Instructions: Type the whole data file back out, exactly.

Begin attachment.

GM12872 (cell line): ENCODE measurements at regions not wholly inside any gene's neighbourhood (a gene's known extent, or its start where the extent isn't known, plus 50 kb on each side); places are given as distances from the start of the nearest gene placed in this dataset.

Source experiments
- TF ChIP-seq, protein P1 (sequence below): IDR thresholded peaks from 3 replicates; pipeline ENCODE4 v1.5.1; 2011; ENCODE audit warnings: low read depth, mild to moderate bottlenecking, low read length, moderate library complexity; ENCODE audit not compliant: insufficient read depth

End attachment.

GM12872 (cell line): ENCODE measurements at regions not wholly inside any gene's neighbourhood (a gene's known extent, or its start where the extent isn't known, plus 50 kb on each side); places are given as distances from the start of the nearest gene placed in this dataset.

Source experiments
- TF ChIP-seq, protein P1 (sequence below): IDR thresholded peaks from 3 replicates; pipeline ENCODE4 v1.5.1; 2011; ENCODE audit warnings: low read depth, mild to moderate bottlenecking, low read length, moderate library complexity; ENCODE audit not compliant: insufficient read depth